- Western Flyer or the soon-to-be-released Trinity- with multiple carry options, these would make a great personal carry-on for outbound trip and primary carry-on for trip home when we’ve checked our duffel.
Swarovski CL 8 x 30 pocket binoculars – at 1 lb., 1 oz. we saved 9 ounces from our Vortex Talon (an at-home favorite) and the optics are AMAZING!
Our Safari Packing List
If you are traveling to Kenya or Rwanda, note that plastic bags are illegal and subject to significant fines.
Required Travel Paperwork
- Passport with at least 4 blank pages – add a scanned copy of the passport to another bag and email a copy to yourself
- Yellow Fever inoculation certificate – scanned and emailed as well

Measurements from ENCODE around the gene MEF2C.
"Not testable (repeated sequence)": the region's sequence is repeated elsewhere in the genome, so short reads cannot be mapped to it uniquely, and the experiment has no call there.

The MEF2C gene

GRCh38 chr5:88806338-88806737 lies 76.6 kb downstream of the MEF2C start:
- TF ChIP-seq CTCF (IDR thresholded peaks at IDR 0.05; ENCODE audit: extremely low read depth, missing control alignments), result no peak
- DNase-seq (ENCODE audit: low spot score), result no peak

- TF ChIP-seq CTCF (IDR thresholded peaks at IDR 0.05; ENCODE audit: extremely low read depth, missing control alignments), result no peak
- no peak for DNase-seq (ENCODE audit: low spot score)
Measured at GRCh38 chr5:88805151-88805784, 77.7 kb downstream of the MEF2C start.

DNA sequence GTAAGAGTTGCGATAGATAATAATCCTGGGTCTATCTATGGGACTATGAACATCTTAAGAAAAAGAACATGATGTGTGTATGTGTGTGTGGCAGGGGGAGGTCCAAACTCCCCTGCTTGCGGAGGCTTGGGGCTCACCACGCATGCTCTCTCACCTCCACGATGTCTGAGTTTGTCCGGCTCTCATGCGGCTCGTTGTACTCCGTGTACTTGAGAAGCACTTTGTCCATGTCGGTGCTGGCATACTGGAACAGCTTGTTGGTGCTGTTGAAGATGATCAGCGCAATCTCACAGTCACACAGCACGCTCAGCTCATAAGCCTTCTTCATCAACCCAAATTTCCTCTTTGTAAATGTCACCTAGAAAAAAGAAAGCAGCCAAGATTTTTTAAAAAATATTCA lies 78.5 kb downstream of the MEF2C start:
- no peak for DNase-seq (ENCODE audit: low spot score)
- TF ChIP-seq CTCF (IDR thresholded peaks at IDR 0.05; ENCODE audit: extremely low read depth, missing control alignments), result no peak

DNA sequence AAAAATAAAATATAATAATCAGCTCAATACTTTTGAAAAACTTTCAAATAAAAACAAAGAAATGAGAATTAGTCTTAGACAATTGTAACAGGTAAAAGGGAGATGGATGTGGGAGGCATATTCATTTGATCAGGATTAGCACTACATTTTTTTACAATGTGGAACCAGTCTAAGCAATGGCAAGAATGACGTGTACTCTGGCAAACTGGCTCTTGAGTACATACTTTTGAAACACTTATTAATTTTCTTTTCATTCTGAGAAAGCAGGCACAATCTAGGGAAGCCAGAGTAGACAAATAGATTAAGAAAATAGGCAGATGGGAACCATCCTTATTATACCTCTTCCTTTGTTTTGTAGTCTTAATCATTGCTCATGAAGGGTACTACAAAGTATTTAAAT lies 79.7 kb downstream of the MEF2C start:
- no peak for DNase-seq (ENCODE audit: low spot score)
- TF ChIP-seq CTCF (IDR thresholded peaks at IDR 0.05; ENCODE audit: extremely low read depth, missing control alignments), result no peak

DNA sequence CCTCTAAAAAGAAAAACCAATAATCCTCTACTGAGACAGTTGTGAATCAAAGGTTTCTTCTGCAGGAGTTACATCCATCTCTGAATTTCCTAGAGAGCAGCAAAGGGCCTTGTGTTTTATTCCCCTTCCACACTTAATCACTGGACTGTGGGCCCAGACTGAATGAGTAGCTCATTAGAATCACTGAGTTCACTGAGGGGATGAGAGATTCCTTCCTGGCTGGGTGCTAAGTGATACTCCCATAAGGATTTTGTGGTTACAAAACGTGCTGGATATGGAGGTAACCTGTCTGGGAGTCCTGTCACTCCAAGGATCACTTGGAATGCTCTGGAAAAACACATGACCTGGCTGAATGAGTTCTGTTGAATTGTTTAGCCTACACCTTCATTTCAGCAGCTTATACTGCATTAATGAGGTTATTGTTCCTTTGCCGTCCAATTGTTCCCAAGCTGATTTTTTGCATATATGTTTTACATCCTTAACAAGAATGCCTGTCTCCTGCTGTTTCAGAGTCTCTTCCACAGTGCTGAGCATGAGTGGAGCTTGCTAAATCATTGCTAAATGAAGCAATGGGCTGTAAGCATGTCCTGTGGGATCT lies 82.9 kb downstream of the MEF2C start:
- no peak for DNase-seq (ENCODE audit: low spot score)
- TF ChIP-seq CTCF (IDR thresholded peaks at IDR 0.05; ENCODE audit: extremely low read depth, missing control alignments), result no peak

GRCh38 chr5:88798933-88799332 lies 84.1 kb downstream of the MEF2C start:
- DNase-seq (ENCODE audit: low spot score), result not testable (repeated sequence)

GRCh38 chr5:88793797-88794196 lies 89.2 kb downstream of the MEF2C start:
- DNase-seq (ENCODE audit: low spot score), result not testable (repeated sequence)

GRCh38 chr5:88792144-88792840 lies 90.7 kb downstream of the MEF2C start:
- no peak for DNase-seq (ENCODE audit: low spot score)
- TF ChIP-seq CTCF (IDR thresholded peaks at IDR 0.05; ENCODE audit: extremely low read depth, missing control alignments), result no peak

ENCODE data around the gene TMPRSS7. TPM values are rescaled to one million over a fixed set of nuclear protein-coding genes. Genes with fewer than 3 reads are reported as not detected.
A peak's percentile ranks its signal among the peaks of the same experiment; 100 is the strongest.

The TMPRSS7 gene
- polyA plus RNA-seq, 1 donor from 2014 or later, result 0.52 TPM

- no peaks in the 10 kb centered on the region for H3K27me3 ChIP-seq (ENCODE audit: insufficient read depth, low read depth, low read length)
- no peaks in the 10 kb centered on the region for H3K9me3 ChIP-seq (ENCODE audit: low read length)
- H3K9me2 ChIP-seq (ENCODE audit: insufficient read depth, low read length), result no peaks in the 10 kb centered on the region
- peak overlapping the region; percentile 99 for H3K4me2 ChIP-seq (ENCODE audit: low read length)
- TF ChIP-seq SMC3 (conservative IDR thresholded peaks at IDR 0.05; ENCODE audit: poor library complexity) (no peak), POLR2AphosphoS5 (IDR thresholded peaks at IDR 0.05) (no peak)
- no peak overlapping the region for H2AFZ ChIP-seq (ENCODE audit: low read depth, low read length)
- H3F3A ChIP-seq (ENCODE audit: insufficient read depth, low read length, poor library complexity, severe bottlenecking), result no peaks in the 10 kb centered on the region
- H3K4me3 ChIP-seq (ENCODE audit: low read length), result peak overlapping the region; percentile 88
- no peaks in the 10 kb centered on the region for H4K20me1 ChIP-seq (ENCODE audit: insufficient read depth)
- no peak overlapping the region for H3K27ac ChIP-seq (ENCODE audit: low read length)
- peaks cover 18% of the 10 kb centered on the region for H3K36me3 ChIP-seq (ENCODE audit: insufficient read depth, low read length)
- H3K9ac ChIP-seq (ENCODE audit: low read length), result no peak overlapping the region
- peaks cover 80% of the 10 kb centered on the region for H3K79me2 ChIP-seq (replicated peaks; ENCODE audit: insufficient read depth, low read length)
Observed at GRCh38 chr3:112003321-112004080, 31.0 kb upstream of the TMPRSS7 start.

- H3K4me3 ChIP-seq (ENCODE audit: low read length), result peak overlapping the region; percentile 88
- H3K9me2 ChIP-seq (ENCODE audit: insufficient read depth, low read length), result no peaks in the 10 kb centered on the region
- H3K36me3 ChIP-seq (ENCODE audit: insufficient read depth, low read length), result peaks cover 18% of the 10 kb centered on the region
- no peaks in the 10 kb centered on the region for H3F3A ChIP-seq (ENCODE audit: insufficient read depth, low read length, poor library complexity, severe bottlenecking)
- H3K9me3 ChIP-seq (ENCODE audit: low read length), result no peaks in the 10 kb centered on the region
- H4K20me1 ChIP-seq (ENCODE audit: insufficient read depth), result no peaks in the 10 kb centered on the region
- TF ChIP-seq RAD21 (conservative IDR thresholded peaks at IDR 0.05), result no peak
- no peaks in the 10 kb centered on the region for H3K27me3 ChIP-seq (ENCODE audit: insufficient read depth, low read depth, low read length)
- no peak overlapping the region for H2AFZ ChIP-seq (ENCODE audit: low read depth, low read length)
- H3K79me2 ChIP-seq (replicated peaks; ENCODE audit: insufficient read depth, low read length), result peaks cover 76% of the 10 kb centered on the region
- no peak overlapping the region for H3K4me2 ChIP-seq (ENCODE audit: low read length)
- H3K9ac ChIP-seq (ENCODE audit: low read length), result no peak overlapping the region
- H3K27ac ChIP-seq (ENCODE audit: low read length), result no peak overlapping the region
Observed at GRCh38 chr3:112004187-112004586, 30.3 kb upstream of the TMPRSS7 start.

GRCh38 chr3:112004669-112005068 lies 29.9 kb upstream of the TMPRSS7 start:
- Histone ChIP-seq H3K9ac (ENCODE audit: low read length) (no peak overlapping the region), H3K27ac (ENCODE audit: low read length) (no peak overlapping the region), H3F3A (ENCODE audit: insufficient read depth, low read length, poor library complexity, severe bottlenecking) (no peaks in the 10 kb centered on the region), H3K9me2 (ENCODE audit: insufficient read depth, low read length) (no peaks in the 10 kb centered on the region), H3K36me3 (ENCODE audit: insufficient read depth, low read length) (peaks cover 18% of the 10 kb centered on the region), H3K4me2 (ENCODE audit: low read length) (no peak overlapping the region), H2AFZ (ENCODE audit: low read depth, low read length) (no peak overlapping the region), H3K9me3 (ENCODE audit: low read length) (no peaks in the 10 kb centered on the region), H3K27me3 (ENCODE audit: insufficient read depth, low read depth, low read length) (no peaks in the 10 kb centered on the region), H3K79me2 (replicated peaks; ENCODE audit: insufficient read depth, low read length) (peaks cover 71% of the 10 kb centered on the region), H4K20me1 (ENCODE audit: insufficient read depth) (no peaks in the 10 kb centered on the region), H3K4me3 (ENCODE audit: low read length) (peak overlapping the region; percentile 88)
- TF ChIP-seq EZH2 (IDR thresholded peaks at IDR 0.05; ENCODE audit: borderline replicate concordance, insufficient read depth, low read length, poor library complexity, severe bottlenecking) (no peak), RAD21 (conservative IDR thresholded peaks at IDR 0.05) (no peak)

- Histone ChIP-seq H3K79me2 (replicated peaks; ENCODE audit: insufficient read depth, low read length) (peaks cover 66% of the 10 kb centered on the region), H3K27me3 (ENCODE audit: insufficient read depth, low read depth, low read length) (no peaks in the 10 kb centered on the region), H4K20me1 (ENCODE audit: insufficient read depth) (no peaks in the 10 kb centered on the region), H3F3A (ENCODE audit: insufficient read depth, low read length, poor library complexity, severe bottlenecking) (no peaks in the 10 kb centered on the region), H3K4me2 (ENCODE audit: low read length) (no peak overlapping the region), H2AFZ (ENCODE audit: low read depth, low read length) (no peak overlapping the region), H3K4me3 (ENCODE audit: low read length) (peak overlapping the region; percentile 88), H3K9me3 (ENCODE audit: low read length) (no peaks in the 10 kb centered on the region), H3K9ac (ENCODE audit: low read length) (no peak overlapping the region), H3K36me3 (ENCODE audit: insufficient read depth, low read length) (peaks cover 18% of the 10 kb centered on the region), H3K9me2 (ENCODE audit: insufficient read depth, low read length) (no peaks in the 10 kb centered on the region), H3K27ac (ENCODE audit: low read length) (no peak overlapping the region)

- Tickets & travel vouchers
- Travel Insurance information – Travel Insurance is a must for a safari.
Gear and Gadgets – (see What to Pack for Safari: cameras, gear and gadgets for more information)
- Camera with telephoto lens – Africa will be dusty, so it’s important to minimize the number of lens changes
- Camera wrap or bag insert to eliminate the need for a dedicated camera bag (unless you plan on carrying more than one camera body and lens). The insert can go in your carry-on bag, and can be put into a smaller bag on safari. We use a basic wrap for our dSLR but also pack an Ape Case cubeze insert for our shoulder bag.
- Binoculars [in our experience, one set shared is sufficient!]
- iPad or small laptop to review and backup images [optional]
- Plugs, adapters and chargers for all above
- Flashlight/headlamp or both